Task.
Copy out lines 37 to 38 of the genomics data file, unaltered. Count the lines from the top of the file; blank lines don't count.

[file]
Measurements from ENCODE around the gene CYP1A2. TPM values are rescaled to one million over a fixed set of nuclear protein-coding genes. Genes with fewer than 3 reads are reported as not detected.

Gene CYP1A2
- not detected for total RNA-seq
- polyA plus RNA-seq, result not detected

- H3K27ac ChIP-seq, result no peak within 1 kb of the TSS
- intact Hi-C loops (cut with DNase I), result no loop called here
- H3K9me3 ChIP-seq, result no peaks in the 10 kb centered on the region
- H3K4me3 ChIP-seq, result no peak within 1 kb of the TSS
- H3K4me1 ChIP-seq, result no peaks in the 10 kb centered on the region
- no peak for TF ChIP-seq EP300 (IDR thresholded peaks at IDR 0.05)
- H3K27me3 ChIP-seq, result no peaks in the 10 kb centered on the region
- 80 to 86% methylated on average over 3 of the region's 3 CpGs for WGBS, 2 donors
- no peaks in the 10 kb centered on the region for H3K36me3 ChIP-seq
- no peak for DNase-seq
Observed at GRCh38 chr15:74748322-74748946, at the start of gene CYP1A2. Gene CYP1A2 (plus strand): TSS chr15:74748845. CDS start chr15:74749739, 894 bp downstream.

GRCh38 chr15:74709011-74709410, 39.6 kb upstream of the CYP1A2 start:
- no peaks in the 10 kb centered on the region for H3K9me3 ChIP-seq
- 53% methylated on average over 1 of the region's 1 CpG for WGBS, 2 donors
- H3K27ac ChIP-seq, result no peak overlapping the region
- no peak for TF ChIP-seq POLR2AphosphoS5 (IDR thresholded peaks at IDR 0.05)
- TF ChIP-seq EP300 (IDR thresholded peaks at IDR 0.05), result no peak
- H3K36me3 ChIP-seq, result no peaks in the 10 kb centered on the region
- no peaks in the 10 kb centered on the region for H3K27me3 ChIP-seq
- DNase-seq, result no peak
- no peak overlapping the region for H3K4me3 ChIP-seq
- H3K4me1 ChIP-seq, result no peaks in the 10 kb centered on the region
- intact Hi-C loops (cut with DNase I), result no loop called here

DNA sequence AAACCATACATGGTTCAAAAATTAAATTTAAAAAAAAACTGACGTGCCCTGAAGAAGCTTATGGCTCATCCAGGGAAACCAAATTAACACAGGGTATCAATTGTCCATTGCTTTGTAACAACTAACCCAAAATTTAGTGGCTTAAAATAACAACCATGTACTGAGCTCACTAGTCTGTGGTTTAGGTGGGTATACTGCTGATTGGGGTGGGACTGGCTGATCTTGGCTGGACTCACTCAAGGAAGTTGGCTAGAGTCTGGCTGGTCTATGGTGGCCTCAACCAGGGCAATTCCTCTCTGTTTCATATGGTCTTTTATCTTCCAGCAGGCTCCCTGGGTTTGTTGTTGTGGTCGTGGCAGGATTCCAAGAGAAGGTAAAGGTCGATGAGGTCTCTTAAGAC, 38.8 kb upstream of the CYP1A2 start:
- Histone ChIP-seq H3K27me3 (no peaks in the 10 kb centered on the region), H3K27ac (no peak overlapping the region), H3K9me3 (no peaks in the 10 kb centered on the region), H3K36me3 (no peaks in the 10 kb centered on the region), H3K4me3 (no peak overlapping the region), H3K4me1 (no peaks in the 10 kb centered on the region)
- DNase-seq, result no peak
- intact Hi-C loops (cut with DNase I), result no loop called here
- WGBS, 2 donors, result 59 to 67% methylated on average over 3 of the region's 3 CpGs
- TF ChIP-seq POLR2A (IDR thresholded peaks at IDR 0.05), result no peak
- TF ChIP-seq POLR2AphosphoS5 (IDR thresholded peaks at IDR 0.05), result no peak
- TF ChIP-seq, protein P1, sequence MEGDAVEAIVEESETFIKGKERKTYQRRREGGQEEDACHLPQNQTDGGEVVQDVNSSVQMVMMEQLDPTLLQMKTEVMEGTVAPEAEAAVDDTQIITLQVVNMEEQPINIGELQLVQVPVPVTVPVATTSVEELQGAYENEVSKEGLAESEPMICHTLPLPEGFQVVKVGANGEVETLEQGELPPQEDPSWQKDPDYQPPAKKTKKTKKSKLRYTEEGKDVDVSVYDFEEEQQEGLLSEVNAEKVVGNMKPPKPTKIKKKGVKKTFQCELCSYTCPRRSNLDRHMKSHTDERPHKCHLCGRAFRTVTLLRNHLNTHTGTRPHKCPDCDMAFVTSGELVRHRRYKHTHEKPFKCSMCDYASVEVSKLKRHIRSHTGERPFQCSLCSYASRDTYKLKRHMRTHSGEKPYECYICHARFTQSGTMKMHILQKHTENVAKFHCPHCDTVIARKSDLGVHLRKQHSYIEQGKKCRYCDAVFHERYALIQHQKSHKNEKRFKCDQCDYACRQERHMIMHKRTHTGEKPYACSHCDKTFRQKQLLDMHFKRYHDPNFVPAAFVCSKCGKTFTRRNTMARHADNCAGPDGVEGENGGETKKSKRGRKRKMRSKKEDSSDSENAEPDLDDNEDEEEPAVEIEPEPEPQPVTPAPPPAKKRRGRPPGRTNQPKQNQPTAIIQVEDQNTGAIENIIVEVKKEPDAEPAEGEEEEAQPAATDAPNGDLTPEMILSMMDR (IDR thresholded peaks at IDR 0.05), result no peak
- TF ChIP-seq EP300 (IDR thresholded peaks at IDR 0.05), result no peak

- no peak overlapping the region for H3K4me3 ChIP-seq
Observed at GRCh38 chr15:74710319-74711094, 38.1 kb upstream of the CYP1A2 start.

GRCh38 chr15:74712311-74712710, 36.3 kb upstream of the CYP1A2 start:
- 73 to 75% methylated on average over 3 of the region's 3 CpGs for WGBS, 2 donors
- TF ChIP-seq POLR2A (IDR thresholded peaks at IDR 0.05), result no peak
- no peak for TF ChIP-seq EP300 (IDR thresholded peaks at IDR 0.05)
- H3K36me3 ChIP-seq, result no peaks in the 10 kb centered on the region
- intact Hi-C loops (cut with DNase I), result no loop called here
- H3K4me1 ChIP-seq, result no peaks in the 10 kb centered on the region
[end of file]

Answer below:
- no peak overlapping the region for H3K4me3 ChIP-seq
Observed at GRCh38 chr15:74710319-74711094, 38.1 kb upstream of the CYP1A2 start.